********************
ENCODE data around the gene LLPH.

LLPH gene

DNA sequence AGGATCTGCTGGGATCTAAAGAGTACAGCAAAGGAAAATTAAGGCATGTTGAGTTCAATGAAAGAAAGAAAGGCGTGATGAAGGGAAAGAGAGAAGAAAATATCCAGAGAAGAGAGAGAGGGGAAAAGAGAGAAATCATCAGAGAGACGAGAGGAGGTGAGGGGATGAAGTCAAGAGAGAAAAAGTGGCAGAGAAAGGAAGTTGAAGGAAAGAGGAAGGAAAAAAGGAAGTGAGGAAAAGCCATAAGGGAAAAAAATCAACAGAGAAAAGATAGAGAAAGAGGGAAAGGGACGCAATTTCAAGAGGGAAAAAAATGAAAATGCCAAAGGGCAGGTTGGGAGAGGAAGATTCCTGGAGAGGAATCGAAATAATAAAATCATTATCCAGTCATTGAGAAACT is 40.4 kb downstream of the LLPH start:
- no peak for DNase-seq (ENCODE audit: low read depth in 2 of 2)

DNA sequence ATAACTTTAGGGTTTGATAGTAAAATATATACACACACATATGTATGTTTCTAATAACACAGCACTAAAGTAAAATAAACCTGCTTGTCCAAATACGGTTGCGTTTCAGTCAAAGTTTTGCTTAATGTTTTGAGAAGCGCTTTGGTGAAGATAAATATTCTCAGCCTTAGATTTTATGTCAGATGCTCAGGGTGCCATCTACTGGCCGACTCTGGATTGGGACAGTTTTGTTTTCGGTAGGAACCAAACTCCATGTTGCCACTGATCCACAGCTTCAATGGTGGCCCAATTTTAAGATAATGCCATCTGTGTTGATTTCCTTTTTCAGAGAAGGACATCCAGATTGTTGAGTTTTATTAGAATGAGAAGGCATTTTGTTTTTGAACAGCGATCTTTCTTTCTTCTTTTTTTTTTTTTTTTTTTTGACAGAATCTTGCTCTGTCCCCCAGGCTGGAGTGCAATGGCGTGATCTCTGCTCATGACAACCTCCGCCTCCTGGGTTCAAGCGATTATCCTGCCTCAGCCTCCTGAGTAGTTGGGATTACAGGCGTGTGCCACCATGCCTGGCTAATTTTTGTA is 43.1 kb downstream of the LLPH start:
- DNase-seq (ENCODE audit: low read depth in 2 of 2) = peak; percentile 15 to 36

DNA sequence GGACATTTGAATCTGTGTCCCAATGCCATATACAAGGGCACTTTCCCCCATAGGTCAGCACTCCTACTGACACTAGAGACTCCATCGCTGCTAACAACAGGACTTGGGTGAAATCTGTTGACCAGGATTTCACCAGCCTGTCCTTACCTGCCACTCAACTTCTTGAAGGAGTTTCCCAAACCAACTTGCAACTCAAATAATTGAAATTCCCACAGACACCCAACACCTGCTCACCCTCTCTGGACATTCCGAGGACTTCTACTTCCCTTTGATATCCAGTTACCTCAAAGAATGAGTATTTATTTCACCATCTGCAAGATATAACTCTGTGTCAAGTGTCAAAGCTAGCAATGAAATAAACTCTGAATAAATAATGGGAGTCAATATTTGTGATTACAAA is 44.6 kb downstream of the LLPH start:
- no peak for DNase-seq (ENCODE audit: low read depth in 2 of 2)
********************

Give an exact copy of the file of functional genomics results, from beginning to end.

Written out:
ENCODE data around the gene LLPH.

LLPH gene

DNA sequence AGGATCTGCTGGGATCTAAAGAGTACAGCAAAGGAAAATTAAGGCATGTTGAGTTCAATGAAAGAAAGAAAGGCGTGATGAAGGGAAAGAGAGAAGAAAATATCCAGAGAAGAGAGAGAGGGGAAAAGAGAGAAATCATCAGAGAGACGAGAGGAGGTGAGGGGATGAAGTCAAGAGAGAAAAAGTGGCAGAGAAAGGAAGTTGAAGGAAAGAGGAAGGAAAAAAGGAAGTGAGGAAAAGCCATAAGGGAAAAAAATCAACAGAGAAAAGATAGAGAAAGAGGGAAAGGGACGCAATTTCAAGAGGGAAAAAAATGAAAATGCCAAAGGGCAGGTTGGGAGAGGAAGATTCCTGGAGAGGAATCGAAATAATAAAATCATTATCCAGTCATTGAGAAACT is 40.4 kb downstream of the LLPH start:
- no peak for DNase-seq (ENCODE audit: low read depth in 2 of 2)

DNA sequence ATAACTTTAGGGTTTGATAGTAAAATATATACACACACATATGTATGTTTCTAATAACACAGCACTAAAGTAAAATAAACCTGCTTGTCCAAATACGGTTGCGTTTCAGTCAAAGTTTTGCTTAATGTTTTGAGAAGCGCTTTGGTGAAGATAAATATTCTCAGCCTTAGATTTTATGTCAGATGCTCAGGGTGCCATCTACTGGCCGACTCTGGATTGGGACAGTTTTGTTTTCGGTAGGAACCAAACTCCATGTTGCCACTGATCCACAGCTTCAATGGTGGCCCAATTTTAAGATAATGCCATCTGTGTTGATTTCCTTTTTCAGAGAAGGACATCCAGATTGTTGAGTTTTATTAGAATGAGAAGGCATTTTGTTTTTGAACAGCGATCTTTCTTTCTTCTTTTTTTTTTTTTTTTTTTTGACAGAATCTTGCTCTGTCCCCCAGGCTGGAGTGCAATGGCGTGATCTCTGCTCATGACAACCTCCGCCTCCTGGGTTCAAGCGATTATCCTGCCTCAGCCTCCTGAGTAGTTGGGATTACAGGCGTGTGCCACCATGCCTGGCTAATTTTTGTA is 43.1 kb downstream of the LLPH start:
- DNase-seq (ENCODE audit: low read depth in 2 of 2) = peak; percentile 15 to 36

DNA sequence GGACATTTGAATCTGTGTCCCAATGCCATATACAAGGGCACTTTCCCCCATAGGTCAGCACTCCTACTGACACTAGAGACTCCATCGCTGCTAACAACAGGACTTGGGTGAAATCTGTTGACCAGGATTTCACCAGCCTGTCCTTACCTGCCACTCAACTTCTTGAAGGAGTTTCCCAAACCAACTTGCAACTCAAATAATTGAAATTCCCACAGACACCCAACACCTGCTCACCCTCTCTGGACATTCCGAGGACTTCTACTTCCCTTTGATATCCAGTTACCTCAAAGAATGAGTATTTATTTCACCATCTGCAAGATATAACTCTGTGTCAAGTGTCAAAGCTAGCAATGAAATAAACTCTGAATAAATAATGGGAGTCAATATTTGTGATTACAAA is 44.6 kb downstream of the LLPH start:
- no peak for DNase-seq (ENCODE audit: low read depth in 2 of 2)